Perl Regular Expressions (continued)

Last week we were unable to go in-dept as to what Perl Regular Expressions were, and how to use them.

So, we’ll have to start this tutorial with the end of last week’s tutorial on The Linux Command Line (and More Perl)

Once you’ve gone over the end of that tutorial (the part on the Grep command and Regular Expressions) continue on to…

Using Perl Regular Expressions to Strip HTML Tags
And Extract Information

So now that we’re all Perl RegEx masters, we’re going to take the HTML from this forum. We will then search this HTML content using Perl Regular Expressions, and generate output similar to this.

The first challenge we will encounter will be using the HTML as input.

Since you’re still new to Perl, we’re not going to write a Perl script to download the HTML automatically. Instead, we’re going to download it to a file, and the parse that file using Perl’s open function, which we saw in last week’s tutorial.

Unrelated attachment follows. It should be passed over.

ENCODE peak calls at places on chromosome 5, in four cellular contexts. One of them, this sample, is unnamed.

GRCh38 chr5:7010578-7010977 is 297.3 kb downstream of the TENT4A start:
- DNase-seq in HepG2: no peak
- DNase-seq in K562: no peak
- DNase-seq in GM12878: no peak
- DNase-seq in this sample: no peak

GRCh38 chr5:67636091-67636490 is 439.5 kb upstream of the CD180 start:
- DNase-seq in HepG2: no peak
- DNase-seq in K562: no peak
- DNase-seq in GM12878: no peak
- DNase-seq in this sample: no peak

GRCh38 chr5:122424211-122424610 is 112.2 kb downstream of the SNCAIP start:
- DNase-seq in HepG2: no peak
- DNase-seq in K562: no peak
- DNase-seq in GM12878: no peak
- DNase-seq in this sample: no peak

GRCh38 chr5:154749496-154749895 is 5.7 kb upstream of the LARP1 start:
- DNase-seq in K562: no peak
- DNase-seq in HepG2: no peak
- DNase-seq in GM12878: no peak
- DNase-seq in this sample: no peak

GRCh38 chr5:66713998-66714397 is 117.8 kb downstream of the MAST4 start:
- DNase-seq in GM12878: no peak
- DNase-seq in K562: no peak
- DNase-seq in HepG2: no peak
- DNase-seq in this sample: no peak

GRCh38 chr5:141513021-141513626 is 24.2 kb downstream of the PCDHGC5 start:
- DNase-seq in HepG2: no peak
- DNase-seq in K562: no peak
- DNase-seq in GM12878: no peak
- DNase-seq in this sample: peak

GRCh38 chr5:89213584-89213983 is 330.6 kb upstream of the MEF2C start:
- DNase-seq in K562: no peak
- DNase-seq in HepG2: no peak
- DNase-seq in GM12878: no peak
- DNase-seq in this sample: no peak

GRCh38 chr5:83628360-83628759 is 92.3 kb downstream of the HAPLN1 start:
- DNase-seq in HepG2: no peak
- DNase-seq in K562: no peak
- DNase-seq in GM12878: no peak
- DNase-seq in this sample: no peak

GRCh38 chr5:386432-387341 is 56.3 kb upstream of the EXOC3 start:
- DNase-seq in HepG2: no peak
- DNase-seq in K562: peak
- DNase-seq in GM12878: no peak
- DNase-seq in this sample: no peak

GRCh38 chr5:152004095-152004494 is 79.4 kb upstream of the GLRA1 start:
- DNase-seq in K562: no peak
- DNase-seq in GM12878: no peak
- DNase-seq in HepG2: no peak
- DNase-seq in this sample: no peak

Linux Command Line: Downloading A Web-Site

To download the HTML from a web site from the command line, we’re going to use Linux’s wget command. So, once again, let’s consult the man pages to see what we can learn about wget.

man wget

After reading the man pages on wget you’ll figure out that to download the HTML contents of a web page (www.web-site.ex) we type the following:

wget http://www.web-site.ex

So to download the HTML contents of our forum, we type in:


And the contents get saved to a file named viewtopic.php?f=46&t=1417375. To rename this file to something more manageable, use the mv command; in Linux you don’t rename a file, you move it to a new file name. (weird, eh?)

mv viewtopic.php?f=46&t=1417375 tutorial-2.html

Reading the HTML File

So last week we saw how to perform basic file IO in Perl, right? So we’ll write the basics of what we know; how to read all lines out of the file.

$filename = "tutorial-2.html";	# I renamed my downloaded
					# file 'tutorial-2.html'
open("IN", "<".$filename);
while($line = <IN>) {
	# you're going to have to find
	# a Perl Regular Expression
	# to extract the information
	# we're looking for
print "\n";